In 1967, UFOs hovering over McCleary lately have been identified

75 years ago

March 21, 1942

At Harbor theaters this week: James Cagney and Brenda Marshall star is “Captains of the Clouds,” a technicolor drama of the Royal Canadian Air Force, at the Warner Brother’s. In a different kind of role for her, Marlene Dietrich stars with Fred McMurray in “The Lady is Willing” at the D and R. “You’re in the Army Now,” starring Jimmy Durante and Phil Silvers is playing at the New Bijou. Ginger Rogers and George Montgomery star in “Roxie Hart, the drama of a murderess in the “bad old days” of Chicago, now showing at the Seventh Street.

March 22, 1942

Sunday, no newspaper published

50 years ago

March 21, 1967

Mrs. Tony Zuvich, home economics chairman of the Sharon Grange received the State and National Grange Home Economics Achievement awards earlier this month.

Mrs. Zuvich reported there were 43 entries in the Grange Baking Contest held at Pomona Grange recently.

On March 11, Sharon Grange served more than 400 at the annual oyster dinner. Fifty members prepared and served the dinner.

March 22, 1967

The ominous orange unidentified flying objects (UFOs) that have been alarming McCleary residents for the past four days are no longer unidentified thanks to some alert detective work by McCleary Police Chief Dick Valley.

Valley disclosed last night that the UFOs were designed by a pair of prankish college students, not little green spacemen sporting pulsating antennas.

In reality, the UFOs were ingeniously prepared plastic garment bags and weather balloons, containing lighted candles. The chief preferred not to name names but did advise that one youth is from Elma and the other from McCleary. Both attend the University of Washington and are home on spring vacation.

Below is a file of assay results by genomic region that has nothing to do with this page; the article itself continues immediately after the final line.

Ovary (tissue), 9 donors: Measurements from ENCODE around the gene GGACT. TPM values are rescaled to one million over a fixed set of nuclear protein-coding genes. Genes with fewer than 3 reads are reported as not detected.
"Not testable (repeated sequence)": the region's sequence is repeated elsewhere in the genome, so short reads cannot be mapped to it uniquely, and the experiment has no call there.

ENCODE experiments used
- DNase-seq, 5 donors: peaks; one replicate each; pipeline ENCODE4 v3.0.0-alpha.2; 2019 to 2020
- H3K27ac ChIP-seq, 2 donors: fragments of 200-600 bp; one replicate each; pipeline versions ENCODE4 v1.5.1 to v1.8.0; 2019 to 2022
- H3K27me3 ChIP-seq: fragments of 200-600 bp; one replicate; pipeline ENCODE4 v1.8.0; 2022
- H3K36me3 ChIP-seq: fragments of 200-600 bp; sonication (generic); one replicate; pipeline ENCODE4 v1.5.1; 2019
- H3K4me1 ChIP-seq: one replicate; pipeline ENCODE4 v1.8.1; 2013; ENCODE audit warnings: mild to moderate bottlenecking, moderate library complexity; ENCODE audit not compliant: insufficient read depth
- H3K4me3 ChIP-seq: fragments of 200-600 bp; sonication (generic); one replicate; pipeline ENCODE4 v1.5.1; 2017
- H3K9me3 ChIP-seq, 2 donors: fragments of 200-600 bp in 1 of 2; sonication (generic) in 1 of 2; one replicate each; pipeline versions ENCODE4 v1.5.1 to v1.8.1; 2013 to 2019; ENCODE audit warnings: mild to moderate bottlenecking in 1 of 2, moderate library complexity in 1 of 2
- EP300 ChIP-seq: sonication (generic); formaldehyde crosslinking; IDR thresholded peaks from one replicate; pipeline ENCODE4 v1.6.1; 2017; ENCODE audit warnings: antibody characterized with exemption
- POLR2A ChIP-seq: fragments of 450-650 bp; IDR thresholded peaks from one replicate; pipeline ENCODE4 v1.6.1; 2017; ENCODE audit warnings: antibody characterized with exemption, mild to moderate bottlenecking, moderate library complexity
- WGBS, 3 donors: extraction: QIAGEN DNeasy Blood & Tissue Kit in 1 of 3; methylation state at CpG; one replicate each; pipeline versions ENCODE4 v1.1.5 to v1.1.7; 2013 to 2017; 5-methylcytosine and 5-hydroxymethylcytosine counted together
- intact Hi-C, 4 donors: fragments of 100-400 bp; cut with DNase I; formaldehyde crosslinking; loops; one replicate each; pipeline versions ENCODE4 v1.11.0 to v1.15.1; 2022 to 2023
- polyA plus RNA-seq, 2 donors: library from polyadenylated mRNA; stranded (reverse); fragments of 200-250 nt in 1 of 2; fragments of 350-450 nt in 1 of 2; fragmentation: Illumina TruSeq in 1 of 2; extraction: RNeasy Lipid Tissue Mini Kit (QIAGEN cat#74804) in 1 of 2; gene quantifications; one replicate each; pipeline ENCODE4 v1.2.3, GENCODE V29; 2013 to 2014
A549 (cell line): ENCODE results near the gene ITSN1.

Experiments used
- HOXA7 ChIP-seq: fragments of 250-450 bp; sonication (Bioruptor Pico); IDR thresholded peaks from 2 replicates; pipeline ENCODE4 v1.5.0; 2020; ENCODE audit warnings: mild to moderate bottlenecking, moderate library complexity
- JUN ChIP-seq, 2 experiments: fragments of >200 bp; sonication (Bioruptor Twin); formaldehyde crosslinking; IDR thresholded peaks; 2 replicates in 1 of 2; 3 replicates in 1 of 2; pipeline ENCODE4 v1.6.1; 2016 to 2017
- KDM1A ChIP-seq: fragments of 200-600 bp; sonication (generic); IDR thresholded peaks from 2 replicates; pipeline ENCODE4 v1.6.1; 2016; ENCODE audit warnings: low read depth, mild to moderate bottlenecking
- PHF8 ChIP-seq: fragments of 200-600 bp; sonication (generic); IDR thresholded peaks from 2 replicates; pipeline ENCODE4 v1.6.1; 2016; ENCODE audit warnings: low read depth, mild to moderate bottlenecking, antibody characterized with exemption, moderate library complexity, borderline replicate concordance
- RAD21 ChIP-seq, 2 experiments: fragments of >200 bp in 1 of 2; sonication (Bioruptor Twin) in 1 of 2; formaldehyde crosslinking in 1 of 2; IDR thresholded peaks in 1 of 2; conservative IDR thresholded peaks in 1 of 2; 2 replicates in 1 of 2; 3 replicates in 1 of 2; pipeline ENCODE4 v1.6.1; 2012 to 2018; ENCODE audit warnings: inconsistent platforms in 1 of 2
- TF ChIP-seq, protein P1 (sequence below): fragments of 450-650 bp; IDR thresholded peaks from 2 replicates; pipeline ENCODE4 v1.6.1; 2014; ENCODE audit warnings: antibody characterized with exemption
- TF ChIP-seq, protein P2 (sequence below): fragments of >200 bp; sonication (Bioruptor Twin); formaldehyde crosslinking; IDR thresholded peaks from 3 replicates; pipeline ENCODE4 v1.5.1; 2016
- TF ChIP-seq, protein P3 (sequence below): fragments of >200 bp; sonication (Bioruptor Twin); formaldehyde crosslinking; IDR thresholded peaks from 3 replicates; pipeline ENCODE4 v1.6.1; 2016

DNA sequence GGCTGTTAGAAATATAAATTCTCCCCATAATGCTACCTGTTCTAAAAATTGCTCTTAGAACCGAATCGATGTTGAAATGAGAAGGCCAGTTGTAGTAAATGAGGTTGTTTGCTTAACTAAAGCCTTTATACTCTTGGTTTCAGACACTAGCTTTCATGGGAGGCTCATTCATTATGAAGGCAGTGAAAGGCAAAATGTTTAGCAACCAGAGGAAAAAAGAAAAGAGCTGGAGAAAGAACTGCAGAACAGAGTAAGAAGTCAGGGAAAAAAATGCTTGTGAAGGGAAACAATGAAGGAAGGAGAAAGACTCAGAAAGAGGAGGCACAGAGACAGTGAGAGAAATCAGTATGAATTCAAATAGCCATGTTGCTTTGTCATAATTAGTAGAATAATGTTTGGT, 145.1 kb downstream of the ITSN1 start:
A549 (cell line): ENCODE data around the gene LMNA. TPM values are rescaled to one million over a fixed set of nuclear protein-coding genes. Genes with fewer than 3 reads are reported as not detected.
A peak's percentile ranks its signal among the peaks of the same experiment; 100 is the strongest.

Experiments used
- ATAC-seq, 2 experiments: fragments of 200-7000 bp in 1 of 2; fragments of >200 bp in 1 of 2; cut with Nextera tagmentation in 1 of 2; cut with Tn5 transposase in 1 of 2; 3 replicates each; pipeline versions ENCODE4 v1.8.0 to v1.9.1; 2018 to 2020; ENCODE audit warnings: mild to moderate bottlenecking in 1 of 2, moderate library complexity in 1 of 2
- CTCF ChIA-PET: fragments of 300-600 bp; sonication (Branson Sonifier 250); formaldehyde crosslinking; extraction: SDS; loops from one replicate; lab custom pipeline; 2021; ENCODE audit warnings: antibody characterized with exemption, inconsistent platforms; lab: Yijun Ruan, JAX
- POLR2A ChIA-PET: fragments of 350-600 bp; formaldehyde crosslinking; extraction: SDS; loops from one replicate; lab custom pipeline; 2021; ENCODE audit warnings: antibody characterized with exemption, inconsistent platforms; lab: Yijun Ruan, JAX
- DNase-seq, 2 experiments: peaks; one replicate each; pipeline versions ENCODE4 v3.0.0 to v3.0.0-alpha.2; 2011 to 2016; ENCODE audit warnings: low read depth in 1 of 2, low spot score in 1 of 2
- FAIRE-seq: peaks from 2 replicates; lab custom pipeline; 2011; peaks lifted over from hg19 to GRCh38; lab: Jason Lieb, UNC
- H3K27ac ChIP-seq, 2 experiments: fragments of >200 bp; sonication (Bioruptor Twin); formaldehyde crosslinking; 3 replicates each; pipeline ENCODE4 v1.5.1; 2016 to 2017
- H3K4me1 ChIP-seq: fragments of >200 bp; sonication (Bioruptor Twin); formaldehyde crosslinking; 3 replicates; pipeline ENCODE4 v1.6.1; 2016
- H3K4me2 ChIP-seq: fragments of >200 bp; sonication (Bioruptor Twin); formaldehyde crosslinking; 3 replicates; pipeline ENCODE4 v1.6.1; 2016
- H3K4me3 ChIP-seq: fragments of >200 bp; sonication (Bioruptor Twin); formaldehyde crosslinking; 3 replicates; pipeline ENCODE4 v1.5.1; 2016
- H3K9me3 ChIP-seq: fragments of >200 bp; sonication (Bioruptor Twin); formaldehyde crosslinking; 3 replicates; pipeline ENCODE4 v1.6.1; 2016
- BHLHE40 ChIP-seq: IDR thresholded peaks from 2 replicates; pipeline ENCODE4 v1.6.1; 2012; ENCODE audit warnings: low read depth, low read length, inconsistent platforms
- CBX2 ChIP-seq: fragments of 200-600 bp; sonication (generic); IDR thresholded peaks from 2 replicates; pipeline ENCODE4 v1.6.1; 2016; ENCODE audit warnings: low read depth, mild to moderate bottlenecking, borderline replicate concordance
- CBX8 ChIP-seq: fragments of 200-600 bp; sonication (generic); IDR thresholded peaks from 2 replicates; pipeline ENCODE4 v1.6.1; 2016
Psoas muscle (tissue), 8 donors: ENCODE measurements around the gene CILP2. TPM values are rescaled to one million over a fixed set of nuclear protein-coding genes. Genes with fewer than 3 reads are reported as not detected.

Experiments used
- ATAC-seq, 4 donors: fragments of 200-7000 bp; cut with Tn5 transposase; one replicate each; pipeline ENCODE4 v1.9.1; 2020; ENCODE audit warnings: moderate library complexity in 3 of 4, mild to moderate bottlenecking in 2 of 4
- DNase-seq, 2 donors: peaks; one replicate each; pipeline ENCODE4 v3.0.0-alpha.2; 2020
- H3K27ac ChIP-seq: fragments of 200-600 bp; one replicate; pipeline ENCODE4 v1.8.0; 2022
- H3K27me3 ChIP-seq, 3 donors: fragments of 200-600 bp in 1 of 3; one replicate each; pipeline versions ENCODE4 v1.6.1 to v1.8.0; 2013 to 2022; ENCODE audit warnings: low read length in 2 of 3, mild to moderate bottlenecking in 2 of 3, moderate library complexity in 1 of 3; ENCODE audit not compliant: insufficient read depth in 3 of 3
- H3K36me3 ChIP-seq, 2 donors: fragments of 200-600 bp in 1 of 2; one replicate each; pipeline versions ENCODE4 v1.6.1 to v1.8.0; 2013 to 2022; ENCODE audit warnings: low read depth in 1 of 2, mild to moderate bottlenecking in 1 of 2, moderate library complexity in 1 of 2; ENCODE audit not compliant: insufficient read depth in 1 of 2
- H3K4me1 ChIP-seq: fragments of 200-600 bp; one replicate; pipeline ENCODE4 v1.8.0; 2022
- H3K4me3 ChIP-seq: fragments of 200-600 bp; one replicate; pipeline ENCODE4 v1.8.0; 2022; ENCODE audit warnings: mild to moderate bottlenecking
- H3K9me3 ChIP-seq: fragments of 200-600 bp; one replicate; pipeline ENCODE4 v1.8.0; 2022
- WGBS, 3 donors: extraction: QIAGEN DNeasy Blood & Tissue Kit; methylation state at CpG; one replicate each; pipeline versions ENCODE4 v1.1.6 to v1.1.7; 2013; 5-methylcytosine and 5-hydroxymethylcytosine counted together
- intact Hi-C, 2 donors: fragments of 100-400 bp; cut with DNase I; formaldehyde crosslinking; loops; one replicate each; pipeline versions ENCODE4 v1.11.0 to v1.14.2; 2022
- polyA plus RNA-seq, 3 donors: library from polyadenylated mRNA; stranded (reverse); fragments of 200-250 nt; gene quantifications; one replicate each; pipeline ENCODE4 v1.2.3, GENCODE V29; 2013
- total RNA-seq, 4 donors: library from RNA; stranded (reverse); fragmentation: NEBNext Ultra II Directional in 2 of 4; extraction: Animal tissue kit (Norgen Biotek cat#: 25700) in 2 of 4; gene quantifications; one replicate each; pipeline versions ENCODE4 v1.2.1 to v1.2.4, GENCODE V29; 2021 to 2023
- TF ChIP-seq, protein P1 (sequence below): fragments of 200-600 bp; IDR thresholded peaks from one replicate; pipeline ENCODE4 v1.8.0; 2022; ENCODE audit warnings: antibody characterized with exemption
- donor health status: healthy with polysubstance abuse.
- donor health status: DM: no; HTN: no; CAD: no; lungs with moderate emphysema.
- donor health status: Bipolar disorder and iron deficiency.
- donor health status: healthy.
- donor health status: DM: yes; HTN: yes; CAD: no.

25 years ago

March 21, 1992

• Every work day, Bill Lonn has a warehouse at the Port of Grays Harbor filled with planer shavings — used waste from local mills.

Machinery inside compresses the truckloads into neat, stackable bales. The bales are for use in the “equestrian industry.”

Translation? Grays Harbor’s wood waste is being shipped to Southern California for use in horse stalls, chiefly at race tracks.

“I know it’s not rocket science but we’ve been very successful for a long time,” Lonn said of the business founded in 1927 by his grandfather, Russell Price.

The family company operates out of Los Angeles and Fremont, Calif. as well as Baja, Mexico. There are two subsidiaries in the Northwest — one in Oregon and Premium Pak, which signed a lease in November and began operations this month at the Port of Grays Harbor.

Three employees “who would have been displaced by our decision to relocate” moved to the Harbor with the Lonns. Eventually Lonn said he expects to employ about 9 and perhaps 11 people on a full-time basis.

• Hoquiam High School graduate Sam Brueher is a young man on a mission — making music. He has recently cut his first album, and what’s remarkable is that this 19-year-old composed all the music and wrote his own lyrics.

A chance meeting at the Aberdeen health club in November was instrumental in moving along his dream to “put out an album before I was 24,” Brueher said.

Kurdt Vanderhoof, the lead guitar player and founder of the heavy metal group “Hallaflame” was home for a visit and the two ran into each other. Brueher told Vanderhoof what he wanted to do and the two lifelong Harborites agreed to produce the album. It was made at Vanderhoof’s Aberdeen recording studio.

March 22, 1992

A sturdy OAK is branching out to revitalize the sleepy little town of Oakville.

The Oakville Action Kommittee — OAK for short — is breathing life into this long-dormant town.

“We’re livening up the community,” noted Mayor Carl Lindholm, a member of Oak.

Members of the group cleaned, raked and mowed along Main Street, but their first “event” was a Halloween parade. Then volunteers made wooden Christmas decorations for Main Street — the first time the city has had decorations — and put up a Christmas tree at the post office. They also encouraged the fire department to once again host the town’s annual Christmas celebration.

As an offshoot of Oak, a clothing bank has been started and two new ball fields are being built.

Compiled from the archives of The Daily World by Karen Barkstrom